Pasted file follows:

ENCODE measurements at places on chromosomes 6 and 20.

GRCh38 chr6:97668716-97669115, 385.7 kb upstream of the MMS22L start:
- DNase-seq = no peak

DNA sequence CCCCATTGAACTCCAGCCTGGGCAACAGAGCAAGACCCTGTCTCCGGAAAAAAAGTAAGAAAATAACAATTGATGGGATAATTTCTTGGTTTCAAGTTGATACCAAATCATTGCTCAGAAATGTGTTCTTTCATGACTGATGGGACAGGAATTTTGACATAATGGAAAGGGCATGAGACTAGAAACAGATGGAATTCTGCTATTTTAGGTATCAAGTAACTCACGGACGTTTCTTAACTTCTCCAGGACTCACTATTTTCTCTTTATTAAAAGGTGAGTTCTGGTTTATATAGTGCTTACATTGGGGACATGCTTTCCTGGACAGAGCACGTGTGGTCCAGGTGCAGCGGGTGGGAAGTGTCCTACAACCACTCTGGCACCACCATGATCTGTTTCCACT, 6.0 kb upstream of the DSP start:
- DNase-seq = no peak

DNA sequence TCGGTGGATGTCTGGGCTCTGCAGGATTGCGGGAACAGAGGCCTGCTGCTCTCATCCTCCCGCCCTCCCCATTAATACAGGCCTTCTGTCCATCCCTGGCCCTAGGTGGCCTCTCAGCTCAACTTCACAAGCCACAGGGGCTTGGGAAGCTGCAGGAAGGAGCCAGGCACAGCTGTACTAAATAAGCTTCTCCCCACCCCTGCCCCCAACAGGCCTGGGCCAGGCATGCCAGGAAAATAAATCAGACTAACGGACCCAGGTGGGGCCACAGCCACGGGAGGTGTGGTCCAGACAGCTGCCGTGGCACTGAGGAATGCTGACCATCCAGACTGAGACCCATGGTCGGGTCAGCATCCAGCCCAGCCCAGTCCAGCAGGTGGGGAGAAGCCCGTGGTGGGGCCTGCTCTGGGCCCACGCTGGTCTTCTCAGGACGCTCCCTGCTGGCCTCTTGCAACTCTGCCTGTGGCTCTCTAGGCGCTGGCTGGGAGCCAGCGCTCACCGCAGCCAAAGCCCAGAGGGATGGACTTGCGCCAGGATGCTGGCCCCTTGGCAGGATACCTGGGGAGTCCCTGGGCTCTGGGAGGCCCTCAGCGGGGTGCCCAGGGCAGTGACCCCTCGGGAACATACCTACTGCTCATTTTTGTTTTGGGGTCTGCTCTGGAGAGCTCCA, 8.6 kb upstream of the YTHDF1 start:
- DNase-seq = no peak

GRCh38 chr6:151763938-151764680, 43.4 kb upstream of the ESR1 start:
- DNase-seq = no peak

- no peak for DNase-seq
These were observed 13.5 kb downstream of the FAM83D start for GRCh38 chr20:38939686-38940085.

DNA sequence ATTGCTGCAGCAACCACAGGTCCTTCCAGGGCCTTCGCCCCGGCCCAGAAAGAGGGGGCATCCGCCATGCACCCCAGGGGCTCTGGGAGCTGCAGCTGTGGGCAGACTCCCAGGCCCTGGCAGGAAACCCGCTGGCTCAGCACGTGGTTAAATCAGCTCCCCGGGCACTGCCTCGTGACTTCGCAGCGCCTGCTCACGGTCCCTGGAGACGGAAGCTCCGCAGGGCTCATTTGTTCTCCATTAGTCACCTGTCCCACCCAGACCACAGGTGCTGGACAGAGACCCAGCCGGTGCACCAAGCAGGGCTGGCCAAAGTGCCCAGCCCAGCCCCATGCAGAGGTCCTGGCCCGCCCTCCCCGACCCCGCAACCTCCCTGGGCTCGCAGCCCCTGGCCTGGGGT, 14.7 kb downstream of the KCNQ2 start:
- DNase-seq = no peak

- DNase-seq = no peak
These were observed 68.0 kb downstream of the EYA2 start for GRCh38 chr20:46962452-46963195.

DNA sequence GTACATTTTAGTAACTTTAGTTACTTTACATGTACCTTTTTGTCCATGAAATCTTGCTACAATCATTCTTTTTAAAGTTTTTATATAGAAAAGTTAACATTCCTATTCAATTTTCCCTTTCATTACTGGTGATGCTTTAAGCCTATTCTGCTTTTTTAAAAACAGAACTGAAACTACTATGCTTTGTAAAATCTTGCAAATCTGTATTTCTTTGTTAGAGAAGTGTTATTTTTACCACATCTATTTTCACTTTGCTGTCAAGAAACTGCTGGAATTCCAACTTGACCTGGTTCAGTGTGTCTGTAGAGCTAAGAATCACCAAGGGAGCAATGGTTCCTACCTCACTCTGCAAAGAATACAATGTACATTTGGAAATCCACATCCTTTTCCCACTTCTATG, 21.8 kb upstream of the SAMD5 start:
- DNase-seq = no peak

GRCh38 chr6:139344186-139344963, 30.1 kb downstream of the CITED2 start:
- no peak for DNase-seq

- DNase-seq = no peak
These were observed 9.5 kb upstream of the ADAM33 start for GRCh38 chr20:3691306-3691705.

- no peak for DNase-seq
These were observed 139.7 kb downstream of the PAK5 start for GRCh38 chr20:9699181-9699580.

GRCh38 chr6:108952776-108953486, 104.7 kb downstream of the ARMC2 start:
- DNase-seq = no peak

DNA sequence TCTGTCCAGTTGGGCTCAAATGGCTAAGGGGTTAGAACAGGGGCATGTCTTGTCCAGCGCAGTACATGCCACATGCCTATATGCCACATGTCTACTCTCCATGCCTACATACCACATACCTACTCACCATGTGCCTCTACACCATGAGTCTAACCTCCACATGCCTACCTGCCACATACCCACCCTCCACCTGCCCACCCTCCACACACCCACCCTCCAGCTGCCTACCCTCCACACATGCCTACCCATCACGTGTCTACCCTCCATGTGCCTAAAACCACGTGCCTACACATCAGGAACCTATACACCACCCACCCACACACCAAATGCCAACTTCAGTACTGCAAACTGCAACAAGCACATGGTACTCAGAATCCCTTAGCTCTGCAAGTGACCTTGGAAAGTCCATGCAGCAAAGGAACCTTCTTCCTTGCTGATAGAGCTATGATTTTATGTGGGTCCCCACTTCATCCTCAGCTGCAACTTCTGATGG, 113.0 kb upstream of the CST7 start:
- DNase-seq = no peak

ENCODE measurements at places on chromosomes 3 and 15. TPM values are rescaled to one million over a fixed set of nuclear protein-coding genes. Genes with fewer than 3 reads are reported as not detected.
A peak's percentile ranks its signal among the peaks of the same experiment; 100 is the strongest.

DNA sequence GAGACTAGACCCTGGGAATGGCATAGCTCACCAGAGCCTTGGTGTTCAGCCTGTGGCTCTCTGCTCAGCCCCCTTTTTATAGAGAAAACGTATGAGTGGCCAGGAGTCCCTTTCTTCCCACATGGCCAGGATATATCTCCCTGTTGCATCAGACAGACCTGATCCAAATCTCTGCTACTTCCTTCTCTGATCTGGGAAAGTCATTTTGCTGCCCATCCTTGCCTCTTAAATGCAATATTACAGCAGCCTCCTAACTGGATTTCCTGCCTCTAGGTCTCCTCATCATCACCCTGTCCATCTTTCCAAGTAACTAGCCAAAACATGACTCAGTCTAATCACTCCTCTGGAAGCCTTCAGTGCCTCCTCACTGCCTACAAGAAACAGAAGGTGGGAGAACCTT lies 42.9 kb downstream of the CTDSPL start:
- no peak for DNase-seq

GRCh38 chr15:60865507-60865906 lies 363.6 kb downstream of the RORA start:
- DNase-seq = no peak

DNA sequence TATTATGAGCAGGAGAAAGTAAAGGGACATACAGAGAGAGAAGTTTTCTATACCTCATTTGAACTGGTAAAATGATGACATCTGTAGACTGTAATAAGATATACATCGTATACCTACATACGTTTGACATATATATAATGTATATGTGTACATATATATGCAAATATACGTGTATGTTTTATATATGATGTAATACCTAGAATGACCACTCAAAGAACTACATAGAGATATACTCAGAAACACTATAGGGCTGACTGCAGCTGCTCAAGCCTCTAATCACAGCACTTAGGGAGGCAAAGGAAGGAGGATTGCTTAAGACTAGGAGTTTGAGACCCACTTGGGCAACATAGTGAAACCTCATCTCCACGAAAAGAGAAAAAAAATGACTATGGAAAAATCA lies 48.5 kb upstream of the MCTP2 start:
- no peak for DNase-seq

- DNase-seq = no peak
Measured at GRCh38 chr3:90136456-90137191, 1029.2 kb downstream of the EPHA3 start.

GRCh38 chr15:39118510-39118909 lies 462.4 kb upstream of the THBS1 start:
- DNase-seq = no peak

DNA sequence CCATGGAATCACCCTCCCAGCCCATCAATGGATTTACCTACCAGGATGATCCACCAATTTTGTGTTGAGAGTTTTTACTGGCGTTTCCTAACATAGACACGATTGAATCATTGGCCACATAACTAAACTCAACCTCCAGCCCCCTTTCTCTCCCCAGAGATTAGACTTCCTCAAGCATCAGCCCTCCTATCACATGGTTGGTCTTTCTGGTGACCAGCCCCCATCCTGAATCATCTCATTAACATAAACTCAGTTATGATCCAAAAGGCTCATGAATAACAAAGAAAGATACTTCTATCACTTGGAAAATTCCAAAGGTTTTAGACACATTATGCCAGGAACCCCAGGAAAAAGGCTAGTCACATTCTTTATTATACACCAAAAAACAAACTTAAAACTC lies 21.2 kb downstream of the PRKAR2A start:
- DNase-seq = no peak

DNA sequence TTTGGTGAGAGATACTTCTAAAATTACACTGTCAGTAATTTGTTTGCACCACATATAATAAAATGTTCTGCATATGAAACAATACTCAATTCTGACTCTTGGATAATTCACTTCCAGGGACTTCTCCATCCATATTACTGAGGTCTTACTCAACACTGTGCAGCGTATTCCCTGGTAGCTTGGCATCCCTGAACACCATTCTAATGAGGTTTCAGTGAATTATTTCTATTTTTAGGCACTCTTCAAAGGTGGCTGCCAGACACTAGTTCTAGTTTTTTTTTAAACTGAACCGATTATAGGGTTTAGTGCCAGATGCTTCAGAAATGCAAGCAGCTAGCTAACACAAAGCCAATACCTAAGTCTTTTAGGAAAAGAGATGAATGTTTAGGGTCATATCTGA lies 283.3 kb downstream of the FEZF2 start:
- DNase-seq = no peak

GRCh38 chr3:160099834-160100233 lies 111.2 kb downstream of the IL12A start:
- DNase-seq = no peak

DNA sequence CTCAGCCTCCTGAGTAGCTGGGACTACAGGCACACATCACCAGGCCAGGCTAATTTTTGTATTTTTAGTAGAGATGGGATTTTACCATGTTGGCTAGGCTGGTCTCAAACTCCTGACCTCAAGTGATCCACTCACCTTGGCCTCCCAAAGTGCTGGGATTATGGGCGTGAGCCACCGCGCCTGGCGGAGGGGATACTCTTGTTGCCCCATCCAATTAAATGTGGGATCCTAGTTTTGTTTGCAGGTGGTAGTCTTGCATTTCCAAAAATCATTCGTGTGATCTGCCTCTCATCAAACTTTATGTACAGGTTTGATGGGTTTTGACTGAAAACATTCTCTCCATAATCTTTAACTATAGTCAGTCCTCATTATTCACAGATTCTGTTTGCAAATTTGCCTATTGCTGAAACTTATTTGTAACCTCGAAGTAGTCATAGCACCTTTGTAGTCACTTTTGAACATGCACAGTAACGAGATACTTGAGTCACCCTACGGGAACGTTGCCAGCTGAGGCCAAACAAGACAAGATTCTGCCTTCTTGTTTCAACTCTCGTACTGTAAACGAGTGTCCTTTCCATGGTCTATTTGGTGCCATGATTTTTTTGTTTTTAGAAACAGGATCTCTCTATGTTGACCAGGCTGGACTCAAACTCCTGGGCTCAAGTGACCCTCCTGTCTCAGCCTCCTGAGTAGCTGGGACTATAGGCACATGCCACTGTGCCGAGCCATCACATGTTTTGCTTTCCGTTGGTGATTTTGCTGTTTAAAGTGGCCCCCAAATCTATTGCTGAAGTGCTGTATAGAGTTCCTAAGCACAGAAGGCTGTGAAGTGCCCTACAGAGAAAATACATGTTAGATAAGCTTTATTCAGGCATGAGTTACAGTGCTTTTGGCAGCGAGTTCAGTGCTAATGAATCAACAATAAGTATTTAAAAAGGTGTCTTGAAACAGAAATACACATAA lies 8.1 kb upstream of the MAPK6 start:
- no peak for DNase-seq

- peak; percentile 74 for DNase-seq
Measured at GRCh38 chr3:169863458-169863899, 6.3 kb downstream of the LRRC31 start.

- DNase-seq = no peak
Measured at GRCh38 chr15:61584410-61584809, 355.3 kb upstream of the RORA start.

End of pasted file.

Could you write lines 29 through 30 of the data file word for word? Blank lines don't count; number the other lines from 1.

A peak's percentile ranks its signal among the peaks of the same experiment; 100 is the strongest.

DNA sequence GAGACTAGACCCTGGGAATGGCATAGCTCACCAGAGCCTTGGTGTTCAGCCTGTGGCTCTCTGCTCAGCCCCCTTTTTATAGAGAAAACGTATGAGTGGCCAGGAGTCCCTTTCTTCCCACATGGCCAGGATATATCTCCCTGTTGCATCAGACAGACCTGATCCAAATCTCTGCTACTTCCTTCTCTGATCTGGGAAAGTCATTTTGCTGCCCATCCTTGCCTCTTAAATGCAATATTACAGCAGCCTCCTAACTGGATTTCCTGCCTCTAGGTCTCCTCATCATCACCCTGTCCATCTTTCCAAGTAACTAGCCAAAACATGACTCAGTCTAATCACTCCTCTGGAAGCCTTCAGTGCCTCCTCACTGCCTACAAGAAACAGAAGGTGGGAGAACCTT lies 42.9 kb downstream of the CTDSPL start: